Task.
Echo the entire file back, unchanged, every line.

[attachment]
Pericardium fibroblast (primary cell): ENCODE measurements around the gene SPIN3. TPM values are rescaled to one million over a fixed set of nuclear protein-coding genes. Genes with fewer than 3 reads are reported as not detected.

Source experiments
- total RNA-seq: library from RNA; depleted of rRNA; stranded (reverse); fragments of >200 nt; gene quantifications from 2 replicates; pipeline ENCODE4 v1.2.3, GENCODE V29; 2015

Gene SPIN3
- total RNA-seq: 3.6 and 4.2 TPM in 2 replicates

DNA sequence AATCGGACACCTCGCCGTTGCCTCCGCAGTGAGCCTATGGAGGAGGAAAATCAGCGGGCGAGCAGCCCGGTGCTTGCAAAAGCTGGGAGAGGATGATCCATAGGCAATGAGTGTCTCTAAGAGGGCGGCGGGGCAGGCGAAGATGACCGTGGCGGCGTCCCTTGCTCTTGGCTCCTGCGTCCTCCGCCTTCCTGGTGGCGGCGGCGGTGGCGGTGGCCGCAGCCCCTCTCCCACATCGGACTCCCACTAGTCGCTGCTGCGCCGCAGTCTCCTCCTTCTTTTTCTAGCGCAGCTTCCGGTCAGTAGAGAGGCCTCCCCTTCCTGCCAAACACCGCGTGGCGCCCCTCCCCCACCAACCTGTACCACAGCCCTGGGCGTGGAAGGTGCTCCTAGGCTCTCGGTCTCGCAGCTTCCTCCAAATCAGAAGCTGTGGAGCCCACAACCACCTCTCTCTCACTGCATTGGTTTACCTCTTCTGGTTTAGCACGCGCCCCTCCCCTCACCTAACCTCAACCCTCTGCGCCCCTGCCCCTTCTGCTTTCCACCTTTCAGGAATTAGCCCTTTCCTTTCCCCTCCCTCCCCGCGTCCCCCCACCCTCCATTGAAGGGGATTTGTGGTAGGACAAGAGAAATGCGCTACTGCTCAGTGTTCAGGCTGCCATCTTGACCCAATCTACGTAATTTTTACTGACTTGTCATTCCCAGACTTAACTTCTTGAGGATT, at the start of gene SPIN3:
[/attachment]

Pericardium fibroblast (primary cell): ENCODE measurements around the gene SPIN3. TPM values are rescaled to one million over a fixed set of nuclear protein-coding genes. Genes with fewer than 3 reads are reported as not detected.

Source experiments
- total RNA-seq: library from RNA; depleted of rRNA; stranded (reverse); fragments of >200 nt; gene quantifications from 2 replicates; pipeline ENCODE4 v1.2.3, GENCODE V29; 2015

Gene SPIN3
- total RNA-seq: 3.6 and 4.2 TPM in 2 replicates

DNA sequence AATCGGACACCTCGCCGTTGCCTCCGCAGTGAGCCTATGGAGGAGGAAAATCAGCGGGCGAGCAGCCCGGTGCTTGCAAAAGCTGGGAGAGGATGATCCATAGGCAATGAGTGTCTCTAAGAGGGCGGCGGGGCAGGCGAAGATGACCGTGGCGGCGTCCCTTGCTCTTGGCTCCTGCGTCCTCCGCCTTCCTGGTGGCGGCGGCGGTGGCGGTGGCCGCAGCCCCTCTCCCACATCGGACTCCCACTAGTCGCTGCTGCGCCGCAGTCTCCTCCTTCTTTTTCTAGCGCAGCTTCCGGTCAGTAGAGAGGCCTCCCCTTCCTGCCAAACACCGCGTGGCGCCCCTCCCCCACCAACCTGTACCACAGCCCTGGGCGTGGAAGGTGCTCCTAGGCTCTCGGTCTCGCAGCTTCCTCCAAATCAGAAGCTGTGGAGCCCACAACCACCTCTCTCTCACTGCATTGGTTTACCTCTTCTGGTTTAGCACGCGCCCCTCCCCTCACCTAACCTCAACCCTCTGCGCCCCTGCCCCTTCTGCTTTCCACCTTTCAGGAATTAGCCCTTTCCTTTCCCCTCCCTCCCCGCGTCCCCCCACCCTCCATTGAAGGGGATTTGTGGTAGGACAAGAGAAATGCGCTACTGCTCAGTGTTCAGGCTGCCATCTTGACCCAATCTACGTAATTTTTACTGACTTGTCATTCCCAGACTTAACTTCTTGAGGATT, at the start of gene SPIN3: